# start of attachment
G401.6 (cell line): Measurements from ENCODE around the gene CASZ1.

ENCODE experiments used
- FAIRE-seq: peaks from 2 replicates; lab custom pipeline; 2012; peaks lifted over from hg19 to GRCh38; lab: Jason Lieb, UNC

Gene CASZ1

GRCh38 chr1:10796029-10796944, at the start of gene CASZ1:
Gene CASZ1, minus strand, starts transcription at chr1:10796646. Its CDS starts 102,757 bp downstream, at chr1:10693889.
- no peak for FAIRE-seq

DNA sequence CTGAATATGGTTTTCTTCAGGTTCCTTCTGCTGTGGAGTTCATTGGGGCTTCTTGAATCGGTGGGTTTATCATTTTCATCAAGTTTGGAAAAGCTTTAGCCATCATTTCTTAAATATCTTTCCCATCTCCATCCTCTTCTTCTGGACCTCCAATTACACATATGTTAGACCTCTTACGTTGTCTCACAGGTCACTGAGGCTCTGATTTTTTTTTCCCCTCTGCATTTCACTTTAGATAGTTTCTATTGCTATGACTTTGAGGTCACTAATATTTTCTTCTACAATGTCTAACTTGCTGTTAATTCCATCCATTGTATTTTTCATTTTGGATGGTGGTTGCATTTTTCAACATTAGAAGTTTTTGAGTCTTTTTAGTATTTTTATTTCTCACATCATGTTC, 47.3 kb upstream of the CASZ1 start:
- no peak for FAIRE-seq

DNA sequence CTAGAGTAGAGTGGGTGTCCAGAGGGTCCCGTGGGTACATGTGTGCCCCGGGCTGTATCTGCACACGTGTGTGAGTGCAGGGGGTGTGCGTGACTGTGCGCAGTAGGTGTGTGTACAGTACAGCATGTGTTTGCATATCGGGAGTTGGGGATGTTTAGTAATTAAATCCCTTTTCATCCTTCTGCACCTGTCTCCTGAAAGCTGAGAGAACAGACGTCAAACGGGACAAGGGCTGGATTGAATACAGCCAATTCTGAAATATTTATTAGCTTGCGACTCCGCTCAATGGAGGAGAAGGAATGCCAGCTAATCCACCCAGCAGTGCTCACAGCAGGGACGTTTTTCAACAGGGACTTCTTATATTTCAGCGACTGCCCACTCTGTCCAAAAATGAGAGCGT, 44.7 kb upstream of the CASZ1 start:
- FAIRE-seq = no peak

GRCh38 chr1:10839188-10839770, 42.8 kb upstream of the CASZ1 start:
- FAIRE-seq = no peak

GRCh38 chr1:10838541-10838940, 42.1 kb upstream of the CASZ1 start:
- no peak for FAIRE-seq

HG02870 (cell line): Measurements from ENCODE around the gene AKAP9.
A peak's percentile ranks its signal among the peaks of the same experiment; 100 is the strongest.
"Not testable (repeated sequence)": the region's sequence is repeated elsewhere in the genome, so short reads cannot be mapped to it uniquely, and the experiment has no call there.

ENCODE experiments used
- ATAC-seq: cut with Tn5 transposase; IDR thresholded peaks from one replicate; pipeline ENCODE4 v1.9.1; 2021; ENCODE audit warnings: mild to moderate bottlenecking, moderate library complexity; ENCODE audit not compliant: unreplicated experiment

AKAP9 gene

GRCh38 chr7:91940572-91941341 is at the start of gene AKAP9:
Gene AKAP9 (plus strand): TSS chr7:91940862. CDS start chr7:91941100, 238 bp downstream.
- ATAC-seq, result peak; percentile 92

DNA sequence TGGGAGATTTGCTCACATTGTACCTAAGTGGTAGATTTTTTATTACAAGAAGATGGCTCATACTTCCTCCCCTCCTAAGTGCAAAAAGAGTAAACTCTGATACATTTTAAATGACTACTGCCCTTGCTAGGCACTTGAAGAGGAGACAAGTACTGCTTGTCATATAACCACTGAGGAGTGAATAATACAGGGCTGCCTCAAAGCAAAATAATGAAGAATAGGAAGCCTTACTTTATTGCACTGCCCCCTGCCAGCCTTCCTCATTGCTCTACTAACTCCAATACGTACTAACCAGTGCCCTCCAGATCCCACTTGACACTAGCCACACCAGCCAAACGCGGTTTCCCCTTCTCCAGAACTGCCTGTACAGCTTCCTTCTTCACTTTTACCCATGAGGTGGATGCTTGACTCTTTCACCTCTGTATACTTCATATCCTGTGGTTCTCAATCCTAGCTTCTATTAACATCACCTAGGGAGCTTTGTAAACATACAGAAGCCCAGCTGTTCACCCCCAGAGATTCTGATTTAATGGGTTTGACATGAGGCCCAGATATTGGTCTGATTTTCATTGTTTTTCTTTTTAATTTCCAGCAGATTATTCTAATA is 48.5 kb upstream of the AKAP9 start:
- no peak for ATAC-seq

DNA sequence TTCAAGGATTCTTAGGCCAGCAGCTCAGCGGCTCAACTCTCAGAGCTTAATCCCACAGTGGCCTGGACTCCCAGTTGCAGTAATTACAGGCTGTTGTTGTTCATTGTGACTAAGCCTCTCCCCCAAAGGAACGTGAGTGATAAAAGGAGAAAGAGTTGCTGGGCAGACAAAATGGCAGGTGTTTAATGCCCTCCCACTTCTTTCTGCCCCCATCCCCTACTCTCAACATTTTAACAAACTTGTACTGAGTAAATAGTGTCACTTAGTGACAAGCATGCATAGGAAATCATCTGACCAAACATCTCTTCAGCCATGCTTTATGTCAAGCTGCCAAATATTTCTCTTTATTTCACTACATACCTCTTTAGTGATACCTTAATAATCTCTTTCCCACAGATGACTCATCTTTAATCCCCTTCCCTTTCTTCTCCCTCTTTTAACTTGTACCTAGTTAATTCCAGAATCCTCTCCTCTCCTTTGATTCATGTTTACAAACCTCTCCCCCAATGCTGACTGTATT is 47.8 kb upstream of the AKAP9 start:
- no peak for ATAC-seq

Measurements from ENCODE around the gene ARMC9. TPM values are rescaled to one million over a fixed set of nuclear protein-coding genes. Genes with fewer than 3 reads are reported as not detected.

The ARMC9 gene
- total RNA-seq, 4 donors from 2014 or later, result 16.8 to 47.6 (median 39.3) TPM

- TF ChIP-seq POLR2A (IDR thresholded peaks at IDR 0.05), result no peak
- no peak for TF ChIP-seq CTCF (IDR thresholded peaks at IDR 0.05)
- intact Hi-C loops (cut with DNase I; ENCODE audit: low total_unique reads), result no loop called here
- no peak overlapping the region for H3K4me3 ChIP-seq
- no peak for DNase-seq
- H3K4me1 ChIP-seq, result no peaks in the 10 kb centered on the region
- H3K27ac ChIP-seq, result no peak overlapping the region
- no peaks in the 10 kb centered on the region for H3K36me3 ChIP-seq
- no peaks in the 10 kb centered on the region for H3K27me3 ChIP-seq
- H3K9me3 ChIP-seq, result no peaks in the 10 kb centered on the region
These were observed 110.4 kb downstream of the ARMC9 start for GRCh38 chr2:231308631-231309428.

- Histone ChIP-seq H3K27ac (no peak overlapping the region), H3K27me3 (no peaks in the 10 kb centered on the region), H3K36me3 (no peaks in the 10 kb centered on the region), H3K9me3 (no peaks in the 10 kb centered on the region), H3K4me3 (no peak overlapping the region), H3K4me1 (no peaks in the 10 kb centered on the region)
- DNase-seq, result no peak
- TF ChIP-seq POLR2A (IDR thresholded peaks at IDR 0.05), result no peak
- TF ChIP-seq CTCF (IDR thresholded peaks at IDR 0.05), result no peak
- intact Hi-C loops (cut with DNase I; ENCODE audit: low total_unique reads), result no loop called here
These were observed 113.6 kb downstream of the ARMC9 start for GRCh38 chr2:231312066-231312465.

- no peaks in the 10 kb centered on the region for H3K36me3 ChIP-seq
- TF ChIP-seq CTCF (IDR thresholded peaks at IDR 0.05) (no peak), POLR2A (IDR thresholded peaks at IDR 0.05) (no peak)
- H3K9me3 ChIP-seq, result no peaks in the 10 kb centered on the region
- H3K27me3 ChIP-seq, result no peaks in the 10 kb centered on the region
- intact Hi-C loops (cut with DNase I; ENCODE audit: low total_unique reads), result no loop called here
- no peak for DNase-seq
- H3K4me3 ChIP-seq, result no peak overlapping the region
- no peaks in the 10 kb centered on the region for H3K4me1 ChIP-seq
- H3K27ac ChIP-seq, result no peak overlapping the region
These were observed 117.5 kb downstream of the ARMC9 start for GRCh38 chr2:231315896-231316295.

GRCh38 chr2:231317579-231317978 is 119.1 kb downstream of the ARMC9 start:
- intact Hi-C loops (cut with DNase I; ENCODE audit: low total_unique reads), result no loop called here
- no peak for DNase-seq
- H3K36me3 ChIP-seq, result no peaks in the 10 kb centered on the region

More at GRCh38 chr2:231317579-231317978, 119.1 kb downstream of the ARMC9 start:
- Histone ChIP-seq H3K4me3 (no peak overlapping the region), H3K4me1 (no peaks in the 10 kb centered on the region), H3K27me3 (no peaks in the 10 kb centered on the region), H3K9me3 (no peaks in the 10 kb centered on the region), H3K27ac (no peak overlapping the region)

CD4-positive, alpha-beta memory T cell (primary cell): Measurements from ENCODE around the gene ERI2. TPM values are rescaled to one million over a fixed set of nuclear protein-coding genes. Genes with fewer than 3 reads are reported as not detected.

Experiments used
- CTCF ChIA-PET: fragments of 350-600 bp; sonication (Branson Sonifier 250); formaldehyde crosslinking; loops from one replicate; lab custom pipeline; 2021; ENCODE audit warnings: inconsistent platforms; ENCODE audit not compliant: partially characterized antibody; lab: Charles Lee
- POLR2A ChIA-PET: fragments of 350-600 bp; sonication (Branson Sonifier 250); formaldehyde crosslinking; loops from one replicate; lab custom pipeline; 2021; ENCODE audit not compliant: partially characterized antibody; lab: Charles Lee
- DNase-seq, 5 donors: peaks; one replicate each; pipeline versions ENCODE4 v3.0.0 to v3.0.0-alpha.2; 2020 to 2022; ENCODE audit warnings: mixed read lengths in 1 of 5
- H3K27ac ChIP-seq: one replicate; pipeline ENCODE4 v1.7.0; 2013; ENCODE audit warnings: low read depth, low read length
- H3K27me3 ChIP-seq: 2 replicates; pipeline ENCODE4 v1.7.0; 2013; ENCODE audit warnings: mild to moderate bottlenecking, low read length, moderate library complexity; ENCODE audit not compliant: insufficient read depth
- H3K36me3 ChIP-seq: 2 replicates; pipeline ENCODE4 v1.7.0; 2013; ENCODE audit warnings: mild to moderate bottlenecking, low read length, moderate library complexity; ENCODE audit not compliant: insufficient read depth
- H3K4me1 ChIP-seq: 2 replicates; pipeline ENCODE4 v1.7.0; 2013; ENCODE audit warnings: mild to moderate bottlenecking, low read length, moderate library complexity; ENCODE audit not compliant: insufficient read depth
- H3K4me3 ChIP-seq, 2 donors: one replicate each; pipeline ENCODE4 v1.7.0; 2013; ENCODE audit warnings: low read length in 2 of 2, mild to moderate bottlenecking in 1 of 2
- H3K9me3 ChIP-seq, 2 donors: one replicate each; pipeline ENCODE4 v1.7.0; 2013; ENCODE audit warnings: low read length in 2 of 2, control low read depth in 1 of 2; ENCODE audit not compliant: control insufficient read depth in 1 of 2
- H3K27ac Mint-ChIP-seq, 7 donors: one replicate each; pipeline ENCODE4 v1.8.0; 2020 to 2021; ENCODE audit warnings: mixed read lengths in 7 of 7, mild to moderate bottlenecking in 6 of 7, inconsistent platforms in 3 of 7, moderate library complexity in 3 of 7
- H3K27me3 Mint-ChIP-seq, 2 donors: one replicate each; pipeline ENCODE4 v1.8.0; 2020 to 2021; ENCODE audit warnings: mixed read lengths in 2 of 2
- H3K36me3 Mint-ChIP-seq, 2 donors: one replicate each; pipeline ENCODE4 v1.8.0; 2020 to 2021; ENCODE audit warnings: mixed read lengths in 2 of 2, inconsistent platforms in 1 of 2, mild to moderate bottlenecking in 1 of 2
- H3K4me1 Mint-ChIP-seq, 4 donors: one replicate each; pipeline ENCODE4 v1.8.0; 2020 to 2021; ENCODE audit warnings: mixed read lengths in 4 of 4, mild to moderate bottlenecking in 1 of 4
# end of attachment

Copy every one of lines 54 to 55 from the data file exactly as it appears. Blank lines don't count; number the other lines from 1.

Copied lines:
- no peak for DNase-seq
- H3K4me3 ChIP-seq, result no peak overlapping the region